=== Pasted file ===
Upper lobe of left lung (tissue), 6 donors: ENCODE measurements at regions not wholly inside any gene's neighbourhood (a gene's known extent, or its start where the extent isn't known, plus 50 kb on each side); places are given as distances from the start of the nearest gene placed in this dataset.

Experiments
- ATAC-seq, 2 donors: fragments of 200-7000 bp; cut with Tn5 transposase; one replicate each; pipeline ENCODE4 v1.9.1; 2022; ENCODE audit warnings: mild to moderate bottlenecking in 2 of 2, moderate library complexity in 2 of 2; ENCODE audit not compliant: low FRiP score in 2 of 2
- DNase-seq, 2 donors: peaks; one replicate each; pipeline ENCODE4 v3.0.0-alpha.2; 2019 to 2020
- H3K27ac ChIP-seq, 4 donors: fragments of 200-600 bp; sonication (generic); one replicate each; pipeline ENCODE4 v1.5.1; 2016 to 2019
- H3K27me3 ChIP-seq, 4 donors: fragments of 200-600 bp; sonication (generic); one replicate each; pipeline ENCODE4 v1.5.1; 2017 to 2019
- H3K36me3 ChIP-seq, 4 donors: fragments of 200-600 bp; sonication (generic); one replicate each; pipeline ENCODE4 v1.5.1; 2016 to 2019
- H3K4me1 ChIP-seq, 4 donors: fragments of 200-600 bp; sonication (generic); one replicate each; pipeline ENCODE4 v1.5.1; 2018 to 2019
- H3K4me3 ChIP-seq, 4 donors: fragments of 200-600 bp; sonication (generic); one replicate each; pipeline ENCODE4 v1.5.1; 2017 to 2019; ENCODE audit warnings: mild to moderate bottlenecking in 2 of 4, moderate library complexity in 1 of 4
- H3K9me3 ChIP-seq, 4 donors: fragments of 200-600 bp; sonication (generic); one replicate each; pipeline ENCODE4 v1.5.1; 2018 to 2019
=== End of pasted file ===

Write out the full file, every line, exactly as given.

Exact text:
Upper lobe of left lung (tissue), 6 donors: ENCODE measurements at regions not wholly inside any gene's neighbourhood (a gene's known extent, or its start where the extent isn't known, plus 50 kb on each side); places are given as distances from the start of the nearest gene placed in this dataset.

Experiments
- ATAC-seq, 2 donors: fragments of 200-7000 bp; cut with Tn5 transposase; one replicate each; pipeline ENCODE4 v1.9.1; 2022; ENCODE audit warnings: mild to moderate bottlenecking in 2 of 2, moderate library complexity in 2 of 2; ENCODE audit not compliant: low FRiP score in 2 of 2
- DNase-seq, 2 donors: peaks; one replicate each; pipeline ENCODE4 v3.0.0-alpha.2; 2019 to 2020
- H3K27ac ChIP-seq, 4 donors: fragments of 200-600 bp; sonication (generic); one replicate each; pipeline ENCODE4 v1.5.1; 2016 to 2019
- H3K27me3 ChIP-seq, 4 donors: fragments of 200-600 bp; sonication (generic); one replicate each; pipeline ENCODE4 v1.5.1; 2017 to 2019
- H3K36me3 ChIP-seq, 4 donors: fragments of 200-600 bp; sonication (generic); one replicate each; pipeline ENCODE4 v1.5.1; 2016 to 2019
- H3K4me1 ChIP-seq, 4 donors: fragments of 200-600 bp; sonication (generic); one replicate each; pipeline ENCODE4 v1.5.1; 2018 to 2019
- H3K4me3 ChIP-seq, 4 donors: fragments of 200-600 bp; sonication (generic); one replicate each; pipeline ENCODE4 v1.5.1; 2017 to 2019; ENCODE audit warnings: mild to moderate bottlenecking in 2 of 4, moderate library complexity in 1 of 4
- H3K9me3 ChIP-seq, 4 donors: fragments of 200-600 bp; sonication (generic); one replicate each; pipeline ENCODE4 v1.5.1; 2018 to 2019